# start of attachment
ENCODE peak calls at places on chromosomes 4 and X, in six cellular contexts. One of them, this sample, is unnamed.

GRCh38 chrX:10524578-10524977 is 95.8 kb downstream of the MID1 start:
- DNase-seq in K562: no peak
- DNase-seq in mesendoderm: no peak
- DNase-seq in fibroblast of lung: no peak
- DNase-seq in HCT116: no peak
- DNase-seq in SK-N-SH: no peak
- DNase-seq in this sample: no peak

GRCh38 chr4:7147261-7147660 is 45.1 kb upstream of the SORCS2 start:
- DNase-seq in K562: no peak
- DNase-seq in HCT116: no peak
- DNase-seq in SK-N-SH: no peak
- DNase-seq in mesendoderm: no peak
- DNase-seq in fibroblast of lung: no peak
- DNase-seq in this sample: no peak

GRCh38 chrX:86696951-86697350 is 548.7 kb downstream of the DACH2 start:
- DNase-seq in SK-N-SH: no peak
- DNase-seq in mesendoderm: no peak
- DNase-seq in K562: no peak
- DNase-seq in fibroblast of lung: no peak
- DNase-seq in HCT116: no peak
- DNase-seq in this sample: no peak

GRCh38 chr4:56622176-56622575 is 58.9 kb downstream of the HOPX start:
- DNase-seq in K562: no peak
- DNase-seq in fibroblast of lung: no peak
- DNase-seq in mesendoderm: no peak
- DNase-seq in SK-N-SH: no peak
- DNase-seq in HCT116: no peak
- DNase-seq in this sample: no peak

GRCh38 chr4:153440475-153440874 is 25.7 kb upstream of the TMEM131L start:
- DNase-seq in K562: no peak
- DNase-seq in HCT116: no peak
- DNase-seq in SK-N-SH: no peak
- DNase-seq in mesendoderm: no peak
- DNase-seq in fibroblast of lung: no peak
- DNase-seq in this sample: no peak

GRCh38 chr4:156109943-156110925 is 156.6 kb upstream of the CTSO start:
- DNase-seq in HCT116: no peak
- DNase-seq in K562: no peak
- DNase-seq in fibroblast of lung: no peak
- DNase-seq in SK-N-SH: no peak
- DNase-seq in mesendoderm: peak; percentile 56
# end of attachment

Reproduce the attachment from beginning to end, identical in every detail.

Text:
ENCODE peak calls at places on chromosomes 4 and X, in six cellular contexts. One of them, this sample, is unnamed.

GRCh38 chrX:10524578-10524977 is 95.8 kb downstream of the MID1 start:
- DNase-seq in K562: no peak
- DNase-seq in mesendoderm: no peak
- DNase-seq in fibroblast of lung: no peak
- DNase-seq in HCT116: no peak
- DNase-seq in SK-N-SH: no peak
- DNase-seq in this sample: no peak

GRCh38 chr4:7147261-7147660 is 45.1 kb upstream of the SORCS2 start:
- DNase-seq in K562: no peak
- DNase-seq in HCT116: no peak
- DNase-seq in SK-N-SH: no peak
- DNase-seq in mesendoderm: no peak
- DNase-seq in fibroblast of lung: no peak
- DNase-seq in this sample: no peak

GRCh38 chrX:86696951-86697350 is 548.7 kb downstream of the DACH2 start:
- DNase-seq in SK-N-SH: no peak
- DNase-seq in mesendoderm: no peak
- DNase-seq in K562: no peak
- DNase-seq in fibroblast of lung: no peak
- DNase-seq in HCT116: no peak
- DNase-seq in this sample: no peak

GRCh38 chr4:56622176-56622575 is 58.9 kb downstream of the HOPX start:
- DNase-seq in K562: no peak
- DNase-seq in fibroblast of lung: no peak
- DNase-seq in mesendoderm: no peak
- DNase-seq in SK-N-SH: no peak
- DNase-seq in HCT116: no peak
- DNase-seq in this sample: no peak

GRCh38 chr4:153440475-153440874 is 25.7 kb upstream of the TMEM131L start:
- DNase-seq in K562: no peak
- DNase-seq in HCT116: no peak
- DNase-seq in SK-N-SH: no peak
- DNase-seq in mesendoderm: no peak
- DNase-seq in fibroblast of lung: no peak
- DNase-seq in this sample: no peak

GRCh38 chr4:156109943-156110925 is 156.6 kb upstream of the CTSO start:
- DNase-seq in HCT116: no peak
- DNase-seq in K562: no peak
- DNase-seq in fibroblast of lung: no peak
- DNase-seq in SK-N-SH: no peak
- DNase-seq in mesendoderm: peak; percentile 56